The Question: The Deaths of Vic Sage will carry an Ages 17+ content descriptor (for mature readers) and will ship bimonthly in DC’s Prestige Plus format. The Question: The Deaths of Vic Sage #2 hits shelves January 15, 2020.

The Question: The Deaths of Vic Sage #1 (of 4)

Preview: The New Mutants: War Children #1

The New Mutants: War Children #1

(W) Chris Claremont (A/CA) Bill Sienkiewicz
Rated T+
In Shops: Sep 25, 2019
SRP: $4.99

STRONG AND FREE!

Don’t miss this momentous event as legendary creators CHRIS CLAREMONT and BILL SIENKIEWICZ reunite with Magik, Wolfsbane, Cannonball, Cypher, Mirage, Karma, and Sunspot to share this never before told story of the New Mutants’ past! When Warlock experiences a nightmare, he begins going haywire, and it’s up to his friends to save him! But as Warlock grows more frenzied, they should be worrying about being able to save themselves…and doubly so when Magik’s inner demon, Darkchylde, threatens to break free! Also, a special guest appearance by none other than Kitty Pryde!

The New Mutants: War Children #1

Spawn #301 Opeña, Ross, Sienkiewicz, Campbell covers revealed

Image Comics has revealed a few more of the highly anticipated covers for the upcoming record-breaking, history-making Spawn #301 issue by Todd McFarlane, President at Image Comics and creator of Spawn.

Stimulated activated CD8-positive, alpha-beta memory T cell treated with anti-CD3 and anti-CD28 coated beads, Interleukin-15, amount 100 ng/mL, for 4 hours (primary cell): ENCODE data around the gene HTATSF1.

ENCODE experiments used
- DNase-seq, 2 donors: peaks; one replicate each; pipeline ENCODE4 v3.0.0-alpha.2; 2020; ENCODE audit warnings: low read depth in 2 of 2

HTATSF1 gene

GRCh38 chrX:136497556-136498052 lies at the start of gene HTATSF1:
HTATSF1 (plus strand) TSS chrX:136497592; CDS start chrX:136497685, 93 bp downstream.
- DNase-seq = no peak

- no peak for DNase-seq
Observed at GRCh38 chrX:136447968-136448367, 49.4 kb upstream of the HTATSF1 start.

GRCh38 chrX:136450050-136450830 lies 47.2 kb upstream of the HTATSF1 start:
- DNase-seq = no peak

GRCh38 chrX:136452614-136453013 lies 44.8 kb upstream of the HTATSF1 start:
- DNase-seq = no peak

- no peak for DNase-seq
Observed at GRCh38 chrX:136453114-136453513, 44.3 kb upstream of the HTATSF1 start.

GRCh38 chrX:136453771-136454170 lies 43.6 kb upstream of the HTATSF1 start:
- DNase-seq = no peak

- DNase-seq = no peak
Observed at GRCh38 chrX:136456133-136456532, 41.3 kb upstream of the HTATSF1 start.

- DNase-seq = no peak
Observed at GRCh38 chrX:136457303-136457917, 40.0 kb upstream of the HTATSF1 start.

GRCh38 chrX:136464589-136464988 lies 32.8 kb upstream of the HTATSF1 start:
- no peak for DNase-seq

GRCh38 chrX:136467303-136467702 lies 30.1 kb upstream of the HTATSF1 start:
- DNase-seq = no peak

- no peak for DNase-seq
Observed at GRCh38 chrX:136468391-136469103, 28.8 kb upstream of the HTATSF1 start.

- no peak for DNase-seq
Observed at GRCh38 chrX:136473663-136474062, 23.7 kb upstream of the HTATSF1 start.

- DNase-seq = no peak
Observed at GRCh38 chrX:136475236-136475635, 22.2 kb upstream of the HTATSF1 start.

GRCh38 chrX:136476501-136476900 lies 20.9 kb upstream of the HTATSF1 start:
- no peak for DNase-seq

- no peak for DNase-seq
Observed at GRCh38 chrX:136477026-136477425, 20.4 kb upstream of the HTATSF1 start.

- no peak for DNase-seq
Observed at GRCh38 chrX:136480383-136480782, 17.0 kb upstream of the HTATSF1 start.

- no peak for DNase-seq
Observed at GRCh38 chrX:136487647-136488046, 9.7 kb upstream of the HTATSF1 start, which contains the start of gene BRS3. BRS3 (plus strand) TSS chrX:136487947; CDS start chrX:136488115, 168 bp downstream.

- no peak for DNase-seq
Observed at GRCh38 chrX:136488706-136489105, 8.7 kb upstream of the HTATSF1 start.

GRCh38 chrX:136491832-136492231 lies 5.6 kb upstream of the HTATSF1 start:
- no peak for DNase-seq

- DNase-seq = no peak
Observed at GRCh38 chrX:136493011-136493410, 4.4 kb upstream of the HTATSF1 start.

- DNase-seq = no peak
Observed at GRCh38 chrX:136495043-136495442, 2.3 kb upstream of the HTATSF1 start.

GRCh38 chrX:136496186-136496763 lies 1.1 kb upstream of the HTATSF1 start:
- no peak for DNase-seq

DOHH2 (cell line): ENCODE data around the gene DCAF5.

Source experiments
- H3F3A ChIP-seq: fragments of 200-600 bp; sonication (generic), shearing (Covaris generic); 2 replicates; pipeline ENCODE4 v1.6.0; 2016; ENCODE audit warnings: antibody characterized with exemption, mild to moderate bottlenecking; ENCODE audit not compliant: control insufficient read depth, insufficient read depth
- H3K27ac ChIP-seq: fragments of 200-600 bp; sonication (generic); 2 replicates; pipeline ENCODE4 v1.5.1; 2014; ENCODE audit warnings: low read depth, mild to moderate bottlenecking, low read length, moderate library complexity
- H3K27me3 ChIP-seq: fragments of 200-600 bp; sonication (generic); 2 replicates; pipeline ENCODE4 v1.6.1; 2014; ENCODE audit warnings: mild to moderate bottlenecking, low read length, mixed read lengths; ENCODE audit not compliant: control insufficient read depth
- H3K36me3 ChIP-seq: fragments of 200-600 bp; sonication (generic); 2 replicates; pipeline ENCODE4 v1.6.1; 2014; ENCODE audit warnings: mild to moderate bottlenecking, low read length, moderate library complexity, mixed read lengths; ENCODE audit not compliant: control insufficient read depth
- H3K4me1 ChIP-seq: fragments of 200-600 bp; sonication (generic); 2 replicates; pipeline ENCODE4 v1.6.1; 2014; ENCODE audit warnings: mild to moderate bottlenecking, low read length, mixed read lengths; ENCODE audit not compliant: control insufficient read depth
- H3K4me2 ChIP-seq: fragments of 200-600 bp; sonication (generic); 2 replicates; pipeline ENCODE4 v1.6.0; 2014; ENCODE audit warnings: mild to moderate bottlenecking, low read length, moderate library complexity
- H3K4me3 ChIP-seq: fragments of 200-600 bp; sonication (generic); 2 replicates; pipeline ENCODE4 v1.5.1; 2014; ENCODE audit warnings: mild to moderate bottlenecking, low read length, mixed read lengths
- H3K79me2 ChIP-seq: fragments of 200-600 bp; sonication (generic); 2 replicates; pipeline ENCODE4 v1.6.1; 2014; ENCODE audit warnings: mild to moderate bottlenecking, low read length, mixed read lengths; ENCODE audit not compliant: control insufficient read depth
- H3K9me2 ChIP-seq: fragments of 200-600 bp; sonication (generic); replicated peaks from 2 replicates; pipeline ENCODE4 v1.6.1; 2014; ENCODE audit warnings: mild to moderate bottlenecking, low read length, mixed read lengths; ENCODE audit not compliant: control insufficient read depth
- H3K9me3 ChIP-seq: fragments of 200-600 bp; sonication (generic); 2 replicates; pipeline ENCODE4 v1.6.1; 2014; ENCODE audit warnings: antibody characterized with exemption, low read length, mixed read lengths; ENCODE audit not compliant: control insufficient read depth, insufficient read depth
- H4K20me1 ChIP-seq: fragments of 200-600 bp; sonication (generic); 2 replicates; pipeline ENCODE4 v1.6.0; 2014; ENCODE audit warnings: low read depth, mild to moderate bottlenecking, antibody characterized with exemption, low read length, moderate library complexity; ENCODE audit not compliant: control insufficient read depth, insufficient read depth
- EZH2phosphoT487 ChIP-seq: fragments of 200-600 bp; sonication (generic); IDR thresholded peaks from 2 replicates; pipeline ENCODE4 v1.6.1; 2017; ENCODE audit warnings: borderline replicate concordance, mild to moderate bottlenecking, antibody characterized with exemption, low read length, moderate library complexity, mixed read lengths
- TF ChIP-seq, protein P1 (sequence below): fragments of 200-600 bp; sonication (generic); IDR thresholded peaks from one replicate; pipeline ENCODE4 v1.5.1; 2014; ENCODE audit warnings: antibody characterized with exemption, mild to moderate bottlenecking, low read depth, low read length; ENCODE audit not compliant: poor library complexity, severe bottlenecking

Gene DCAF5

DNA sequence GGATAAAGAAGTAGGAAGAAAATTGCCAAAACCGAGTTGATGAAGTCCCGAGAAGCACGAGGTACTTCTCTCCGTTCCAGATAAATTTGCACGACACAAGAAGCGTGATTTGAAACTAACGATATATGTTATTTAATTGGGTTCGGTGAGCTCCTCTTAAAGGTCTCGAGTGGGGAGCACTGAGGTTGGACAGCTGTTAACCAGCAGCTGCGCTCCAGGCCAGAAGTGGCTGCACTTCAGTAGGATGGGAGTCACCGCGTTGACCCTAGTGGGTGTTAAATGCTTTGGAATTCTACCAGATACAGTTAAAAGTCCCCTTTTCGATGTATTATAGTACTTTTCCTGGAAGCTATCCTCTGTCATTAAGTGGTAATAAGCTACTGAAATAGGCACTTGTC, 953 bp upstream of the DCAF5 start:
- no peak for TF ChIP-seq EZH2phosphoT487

This record-breaking SPAWN #301 hits stores on Wednesday, October 2. 

  • SPAWN #301 CVR A MCFARLANE – JUL190084
  • SPAWN #301 CVR B CAPULLO – JUL190085
  • SPAWN #301 CVR C VIRGIN CAPULLO – JUL190086
  • SPAWN #301 CVR D ALEXANDER – JUL190087
  • SPAWN #301 CVR E CRAIN – JUL190088
  • SPAWN #301 CVR F OPENA – JUL190089
  • SPAWN #301 CVR G VIRGIN MATTINA – JUL190090
  • SPAWN #301 CVR H PARODY MCFARLANE – JUL190091
  • SPAWN #301 CVR I B&W MCFARLANE – JUL190092
  • SPAWN #301 CVR J 25 COPY INCV VIRGIN MCFARLANE – JUL190093
  • SPAWN #301 CVR K ROSS – JUL198671
  • SPAWN #301 CVR L VIRGIN ROSS – JUL198672
  • SPAWN #301 CVR M SIENKIEWICZ – JUL198673
  • SPAWN #301 CVR N VIRGIN SIENKIEWICZ – JUL198674
  • SPAWN #301 CVR O CAMPBELL – JUL198675
  • SPAWN #301 CVR P VIRGIN CAMPBELL – JUL198676
  • SPAWN #301 CVR Q BLANK SKETCH CVR – JUL198708

Momentum and frenzied buzz surrounding the classic antihero series continues to build leading into the record-breaking Spawn #301 when SPAWN becomes the longest running creator-owned comic in the world.